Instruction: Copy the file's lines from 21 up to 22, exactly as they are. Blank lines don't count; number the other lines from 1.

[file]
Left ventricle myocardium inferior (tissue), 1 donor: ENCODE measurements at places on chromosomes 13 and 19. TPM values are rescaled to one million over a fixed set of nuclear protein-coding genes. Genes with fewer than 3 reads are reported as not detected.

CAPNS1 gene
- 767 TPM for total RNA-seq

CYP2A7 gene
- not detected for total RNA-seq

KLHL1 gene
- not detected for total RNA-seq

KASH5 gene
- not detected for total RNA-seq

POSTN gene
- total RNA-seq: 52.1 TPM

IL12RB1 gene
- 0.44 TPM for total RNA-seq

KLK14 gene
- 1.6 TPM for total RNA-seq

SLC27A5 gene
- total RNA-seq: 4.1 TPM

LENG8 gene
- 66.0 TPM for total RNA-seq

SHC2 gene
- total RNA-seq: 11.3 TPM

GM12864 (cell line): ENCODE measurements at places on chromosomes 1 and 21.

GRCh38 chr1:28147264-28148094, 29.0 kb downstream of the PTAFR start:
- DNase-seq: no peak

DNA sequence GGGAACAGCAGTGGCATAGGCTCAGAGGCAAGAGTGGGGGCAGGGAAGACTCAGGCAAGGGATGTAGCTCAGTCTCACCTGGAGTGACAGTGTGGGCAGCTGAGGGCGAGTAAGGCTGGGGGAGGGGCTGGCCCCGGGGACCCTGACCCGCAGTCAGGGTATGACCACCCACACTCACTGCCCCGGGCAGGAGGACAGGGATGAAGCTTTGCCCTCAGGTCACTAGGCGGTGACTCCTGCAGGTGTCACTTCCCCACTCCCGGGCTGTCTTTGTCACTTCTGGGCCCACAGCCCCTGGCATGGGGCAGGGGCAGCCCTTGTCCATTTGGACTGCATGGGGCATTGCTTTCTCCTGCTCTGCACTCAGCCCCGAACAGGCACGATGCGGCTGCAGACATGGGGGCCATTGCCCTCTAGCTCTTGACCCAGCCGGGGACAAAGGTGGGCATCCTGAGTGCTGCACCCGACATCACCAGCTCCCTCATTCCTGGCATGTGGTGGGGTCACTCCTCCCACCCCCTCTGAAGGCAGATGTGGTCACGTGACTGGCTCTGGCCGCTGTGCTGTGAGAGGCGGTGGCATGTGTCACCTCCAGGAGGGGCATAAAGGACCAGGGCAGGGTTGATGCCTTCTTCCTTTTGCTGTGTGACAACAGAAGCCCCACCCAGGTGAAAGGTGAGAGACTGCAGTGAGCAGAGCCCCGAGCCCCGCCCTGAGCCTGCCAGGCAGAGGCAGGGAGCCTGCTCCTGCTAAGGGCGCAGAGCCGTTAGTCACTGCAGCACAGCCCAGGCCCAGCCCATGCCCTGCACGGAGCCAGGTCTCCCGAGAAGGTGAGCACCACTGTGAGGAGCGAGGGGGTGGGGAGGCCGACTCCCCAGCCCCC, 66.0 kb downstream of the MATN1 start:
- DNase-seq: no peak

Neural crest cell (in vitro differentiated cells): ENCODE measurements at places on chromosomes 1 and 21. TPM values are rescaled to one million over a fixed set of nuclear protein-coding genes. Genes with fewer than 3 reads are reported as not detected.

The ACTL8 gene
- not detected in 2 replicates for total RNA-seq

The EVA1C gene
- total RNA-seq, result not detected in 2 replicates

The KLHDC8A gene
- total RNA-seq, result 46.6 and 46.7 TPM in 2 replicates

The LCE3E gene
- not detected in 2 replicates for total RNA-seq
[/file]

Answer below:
- total RNA-seq: 11.3 TPM

GM12864 (cell line): ENCODE measurements at places on chromosomes 1 and 21.